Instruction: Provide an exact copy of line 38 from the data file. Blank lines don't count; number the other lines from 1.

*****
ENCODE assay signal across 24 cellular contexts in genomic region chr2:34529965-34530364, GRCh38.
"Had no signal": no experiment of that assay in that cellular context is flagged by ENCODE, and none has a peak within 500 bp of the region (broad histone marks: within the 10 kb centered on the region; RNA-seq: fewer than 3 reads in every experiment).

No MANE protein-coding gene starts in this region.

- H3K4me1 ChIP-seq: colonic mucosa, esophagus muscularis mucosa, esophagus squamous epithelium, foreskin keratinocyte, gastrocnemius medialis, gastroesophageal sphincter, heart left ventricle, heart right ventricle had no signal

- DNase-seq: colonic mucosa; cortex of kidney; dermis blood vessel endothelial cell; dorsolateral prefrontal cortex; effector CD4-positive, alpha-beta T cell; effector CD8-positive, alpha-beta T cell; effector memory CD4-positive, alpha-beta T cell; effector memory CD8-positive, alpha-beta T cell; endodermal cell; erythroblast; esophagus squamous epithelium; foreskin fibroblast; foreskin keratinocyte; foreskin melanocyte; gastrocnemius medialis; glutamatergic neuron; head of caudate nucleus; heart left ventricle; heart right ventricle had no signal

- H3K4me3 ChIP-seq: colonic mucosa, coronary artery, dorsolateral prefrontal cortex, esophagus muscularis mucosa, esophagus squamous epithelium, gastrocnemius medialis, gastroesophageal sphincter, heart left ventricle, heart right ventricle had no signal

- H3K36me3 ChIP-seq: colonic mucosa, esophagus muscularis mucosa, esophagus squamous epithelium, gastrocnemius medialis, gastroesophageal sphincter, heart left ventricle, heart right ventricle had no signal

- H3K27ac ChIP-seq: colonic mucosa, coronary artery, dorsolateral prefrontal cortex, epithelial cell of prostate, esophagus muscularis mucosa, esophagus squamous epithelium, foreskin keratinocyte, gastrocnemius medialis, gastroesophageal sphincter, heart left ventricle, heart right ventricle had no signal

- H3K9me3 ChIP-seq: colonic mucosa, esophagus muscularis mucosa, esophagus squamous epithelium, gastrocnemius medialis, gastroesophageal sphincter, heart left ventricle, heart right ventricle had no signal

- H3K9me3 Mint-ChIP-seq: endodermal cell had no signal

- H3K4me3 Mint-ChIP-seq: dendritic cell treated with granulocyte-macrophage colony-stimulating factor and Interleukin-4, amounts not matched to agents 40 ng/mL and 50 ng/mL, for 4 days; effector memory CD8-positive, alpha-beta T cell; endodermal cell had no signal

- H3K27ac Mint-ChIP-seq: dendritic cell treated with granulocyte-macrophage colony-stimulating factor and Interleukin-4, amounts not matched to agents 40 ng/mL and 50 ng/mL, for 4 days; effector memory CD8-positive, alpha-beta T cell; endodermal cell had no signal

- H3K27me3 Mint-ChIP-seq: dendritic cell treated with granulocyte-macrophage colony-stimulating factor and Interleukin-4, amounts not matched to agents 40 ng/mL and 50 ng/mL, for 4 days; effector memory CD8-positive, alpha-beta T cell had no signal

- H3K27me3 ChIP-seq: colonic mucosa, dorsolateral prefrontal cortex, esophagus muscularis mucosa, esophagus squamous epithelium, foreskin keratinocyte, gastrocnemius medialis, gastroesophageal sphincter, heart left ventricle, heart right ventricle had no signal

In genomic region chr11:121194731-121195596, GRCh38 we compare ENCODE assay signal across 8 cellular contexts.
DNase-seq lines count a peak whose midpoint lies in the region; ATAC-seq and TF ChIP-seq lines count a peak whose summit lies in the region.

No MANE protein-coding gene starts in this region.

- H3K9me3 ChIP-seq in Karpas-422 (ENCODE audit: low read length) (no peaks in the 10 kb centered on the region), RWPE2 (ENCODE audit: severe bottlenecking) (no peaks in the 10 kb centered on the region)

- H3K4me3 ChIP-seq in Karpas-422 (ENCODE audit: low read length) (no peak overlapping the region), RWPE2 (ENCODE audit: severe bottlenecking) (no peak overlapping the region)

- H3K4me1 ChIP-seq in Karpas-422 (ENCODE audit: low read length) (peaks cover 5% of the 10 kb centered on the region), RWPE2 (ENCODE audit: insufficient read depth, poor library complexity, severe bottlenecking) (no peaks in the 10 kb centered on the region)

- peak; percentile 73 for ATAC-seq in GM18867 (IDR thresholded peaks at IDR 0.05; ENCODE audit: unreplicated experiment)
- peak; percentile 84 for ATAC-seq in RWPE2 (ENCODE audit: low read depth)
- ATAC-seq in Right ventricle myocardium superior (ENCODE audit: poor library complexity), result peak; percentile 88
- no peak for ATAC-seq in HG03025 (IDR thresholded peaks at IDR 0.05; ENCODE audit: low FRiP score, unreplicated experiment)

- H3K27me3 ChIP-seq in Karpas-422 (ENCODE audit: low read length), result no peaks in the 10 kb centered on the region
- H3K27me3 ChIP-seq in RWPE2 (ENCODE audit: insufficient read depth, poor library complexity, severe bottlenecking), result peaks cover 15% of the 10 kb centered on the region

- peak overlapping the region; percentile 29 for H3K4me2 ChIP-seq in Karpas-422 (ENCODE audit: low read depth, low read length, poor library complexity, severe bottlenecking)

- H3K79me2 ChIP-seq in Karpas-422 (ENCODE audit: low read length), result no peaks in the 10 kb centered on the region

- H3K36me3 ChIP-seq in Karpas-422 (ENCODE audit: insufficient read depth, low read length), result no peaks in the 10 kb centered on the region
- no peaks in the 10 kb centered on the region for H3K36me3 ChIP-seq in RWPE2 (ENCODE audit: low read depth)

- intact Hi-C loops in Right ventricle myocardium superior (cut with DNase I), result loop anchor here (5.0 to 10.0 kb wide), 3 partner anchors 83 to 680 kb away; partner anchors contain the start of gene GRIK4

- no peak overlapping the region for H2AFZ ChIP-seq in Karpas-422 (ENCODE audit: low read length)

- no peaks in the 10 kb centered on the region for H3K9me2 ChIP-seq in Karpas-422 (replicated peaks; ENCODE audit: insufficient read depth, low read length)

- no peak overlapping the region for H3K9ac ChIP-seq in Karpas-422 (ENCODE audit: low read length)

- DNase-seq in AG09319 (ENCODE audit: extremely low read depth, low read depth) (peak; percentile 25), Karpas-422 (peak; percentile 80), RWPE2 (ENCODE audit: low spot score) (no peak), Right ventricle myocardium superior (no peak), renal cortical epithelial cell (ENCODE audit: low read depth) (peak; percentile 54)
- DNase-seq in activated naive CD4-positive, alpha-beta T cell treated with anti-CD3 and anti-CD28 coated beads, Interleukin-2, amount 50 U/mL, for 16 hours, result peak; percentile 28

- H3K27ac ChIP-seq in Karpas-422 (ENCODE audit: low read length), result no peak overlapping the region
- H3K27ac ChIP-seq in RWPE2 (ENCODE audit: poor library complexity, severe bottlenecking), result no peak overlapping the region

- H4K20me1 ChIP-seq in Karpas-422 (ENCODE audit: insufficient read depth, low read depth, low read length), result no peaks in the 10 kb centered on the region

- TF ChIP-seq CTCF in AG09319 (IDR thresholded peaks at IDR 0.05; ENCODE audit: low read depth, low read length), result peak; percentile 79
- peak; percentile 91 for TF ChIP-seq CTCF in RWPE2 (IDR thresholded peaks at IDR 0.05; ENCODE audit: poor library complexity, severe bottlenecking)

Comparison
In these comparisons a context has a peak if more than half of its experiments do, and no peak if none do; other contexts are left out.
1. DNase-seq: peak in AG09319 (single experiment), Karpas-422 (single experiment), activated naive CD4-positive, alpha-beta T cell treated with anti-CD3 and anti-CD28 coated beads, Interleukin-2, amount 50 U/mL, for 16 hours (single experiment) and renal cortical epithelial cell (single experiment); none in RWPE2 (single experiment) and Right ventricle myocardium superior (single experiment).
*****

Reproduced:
- H3K27ac ChIP-seq in RWPE2 (ENCODE audit: poor library complexity, severe bottlenecking), result no peak overlapping the region